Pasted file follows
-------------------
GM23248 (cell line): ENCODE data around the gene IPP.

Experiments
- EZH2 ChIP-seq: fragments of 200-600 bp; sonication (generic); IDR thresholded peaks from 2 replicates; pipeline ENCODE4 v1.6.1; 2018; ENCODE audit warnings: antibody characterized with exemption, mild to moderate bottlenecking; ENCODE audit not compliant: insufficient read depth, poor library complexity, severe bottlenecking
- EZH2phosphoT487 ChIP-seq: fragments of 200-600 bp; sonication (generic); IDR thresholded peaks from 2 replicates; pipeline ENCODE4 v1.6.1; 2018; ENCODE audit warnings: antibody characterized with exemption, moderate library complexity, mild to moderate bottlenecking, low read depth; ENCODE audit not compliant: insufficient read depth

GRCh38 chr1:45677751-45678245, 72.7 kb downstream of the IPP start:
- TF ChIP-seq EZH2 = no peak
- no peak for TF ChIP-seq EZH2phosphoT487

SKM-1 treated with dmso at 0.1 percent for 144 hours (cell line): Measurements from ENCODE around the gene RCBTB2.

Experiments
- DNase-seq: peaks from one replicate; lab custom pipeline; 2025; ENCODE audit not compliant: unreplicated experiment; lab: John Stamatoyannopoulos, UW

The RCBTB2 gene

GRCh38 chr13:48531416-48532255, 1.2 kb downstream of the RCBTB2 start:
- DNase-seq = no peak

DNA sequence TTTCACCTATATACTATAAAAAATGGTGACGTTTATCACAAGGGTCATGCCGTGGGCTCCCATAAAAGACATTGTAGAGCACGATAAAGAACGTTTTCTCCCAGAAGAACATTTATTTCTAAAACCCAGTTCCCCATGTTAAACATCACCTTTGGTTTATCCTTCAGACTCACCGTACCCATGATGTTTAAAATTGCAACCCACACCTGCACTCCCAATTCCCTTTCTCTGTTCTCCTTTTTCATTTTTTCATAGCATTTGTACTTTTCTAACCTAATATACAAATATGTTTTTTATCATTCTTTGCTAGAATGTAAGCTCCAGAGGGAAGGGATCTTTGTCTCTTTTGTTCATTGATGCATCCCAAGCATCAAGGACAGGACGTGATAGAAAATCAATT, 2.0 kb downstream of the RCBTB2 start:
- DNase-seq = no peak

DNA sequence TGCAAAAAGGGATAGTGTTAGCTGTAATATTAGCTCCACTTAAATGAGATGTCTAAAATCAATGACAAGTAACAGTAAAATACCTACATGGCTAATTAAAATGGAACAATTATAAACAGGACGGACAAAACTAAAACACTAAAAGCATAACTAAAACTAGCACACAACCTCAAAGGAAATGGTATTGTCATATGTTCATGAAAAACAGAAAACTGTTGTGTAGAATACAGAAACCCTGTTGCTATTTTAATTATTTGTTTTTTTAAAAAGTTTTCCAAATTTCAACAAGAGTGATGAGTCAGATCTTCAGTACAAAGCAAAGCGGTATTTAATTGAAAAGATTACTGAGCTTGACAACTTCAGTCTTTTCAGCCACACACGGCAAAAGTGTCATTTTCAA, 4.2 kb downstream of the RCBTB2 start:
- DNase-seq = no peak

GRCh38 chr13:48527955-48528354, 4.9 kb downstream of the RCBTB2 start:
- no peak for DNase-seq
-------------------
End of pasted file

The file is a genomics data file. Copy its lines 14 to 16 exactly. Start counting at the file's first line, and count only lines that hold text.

DNA sequence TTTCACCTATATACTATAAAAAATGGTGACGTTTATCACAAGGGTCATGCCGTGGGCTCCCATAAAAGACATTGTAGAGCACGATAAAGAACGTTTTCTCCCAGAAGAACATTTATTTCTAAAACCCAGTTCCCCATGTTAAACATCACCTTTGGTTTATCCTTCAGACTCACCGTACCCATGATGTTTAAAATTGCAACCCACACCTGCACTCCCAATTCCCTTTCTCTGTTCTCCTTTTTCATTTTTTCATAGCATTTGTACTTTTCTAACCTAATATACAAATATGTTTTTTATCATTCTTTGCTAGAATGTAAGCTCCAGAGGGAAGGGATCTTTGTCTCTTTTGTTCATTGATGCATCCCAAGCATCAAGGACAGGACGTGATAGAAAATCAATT, 2.0 kb downstream of the RCBTB2 start:
- DNase-seq = no peak

DNA sequence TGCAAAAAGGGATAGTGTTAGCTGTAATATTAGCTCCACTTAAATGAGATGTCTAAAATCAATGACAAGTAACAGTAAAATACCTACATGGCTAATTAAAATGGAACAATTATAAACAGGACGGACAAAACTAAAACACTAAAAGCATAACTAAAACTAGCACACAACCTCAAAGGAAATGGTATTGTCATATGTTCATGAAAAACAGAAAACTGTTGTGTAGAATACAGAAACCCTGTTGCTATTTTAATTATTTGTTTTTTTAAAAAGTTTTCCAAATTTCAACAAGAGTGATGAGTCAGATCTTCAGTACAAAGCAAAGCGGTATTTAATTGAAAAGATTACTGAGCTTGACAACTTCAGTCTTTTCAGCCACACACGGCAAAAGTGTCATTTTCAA, 4.2 kb downstream of the RCBTB2 start: